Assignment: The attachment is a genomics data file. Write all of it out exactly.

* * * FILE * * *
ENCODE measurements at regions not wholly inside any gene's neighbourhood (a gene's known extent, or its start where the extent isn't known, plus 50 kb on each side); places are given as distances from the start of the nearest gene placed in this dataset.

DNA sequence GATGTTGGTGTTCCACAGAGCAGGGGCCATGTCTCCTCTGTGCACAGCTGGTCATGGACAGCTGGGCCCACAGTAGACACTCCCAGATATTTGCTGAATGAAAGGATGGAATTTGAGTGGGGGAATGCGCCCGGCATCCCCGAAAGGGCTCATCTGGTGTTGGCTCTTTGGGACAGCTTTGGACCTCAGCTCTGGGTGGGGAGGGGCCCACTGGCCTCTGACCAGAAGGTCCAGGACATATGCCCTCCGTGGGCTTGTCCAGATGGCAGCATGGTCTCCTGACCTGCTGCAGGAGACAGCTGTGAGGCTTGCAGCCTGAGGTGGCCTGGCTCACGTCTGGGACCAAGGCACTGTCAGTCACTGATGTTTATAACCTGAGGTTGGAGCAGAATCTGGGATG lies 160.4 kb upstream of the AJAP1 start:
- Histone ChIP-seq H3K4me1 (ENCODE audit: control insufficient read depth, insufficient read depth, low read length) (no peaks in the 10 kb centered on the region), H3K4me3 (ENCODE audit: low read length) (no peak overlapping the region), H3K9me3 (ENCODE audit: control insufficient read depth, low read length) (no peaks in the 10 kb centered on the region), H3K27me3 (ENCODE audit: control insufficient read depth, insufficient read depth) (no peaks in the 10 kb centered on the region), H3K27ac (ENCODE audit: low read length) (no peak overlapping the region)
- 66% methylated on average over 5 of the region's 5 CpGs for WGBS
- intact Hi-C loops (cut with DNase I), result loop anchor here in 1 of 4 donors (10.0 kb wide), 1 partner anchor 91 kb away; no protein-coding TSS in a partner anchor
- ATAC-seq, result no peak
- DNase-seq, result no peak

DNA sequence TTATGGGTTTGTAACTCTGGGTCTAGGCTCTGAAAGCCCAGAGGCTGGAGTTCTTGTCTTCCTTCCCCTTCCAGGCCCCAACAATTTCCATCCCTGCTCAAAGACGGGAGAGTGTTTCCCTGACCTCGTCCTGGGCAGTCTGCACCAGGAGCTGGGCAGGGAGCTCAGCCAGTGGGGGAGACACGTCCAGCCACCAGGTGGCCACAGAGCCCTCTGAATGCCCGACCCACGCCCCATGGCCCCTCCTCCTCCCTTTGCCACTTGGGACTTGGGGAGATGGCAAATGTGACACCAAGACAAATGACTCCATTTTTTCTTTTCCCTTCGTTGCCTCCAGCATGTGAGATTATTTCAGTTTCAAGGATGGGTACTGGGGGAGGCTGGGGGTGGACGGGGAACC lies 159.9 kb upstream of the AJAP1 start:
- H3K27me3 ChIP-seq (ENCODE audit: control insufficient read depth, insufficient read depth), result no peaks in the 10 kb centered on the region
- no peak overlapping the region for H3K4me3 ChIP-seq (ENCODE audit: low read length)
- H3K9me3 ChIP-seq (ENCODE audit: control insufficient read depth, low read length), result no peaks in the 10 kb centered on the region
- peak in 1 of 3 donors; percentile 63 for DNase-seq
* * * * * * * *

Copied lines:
ENCODE measurements at regions not wholly inside any gene's neighbourhood (a gene's known extent, or its start where the extent isn't known, plus 50 kb on each side); places are given as distances from the start of the nearest gene placed in this dataset.

DNA sequence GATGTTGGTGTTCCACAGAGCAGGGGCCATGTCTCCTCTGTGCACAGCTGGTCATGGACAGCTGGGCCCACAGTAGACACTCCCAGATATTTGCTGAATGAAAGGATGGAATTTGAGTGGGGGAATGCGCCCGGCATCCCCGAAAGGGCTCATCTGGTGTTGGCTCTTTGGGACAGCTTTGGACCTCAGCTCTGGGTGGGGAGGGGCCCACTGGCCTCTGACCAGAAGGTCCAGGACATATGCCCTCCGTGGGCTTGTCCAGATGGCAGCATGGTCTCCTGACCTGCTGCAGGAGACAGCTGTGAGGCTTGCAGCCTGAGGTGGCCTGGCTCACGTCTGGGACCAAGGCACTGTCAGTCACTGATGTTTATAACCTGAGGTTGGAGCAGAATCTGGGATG lies 160.4 kb upstream of the AJAP1 start:
- Histone ChIP-seq H3K4me1 (ENCODE audit: control insufficient read depth, insufficient read depth, low read length) (no peaks in the 10 kb centered on the region), H3K4me3 (ENCODE audit: low read length) (no peak overlapping the region), H3K9me3 (ENCODE audit: control insufficient read depth, low read length) (no peaks in the 10 kb centered on the region), H3K27me3 (ENCODE audit: control insufficient read depth, insufficient read depth) (no peaks in the 10 kb centered on the region), H3K27ac (ENCODE audit: low read length) (no peak overlapping the region)
- 66% methylated on average over 5 of the region's 5 CpGs for WGBS
- intact Hi-C loops (cut with DNase I), result loop anchor here in 1 of 4 donors (10.0 kb wide), 1 partner anchor 91 kb away; no protein-coding TSS in a partner anchor
- ATAC-seq, result no peak
- DNase-seq, result no peak

DNA sequence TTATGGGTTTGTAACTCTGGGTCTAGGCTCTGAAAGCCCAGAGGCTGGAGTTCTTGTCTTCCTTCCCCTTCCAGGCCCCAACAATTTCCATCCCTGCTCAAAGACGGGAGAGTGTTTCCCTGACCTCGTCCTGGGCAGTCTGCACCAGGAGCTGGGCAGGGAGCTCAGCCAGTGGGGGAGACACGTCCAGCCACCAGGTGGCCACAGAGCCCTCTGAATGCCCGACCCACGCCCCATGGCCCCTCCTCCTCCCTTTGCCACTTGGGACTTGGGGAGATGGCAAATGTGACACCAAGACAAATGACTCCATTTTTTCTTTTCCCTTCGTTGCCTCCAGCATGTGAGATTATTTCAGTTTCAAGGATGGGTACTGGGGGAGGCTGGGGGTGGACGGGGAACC lies 159.9 kb upstream of the AJAP1 start:
- H3K27me3 ChIP-seq (ENCODE audit: control insufficient read depth, insufficient read depth), result no peaks in the 10 kb centered on the region
- no peak overlapping the region for H3K4me3 ChIP-seq (ENCODE audit: low read length)
- H3K9me3 ChIP-seq (ENCODE audit: control insufficient read depth, low read length), result no peaks in the 10 kb centered on the region
- peak in 1 of 3 donors; percentile 63 for DNase-seq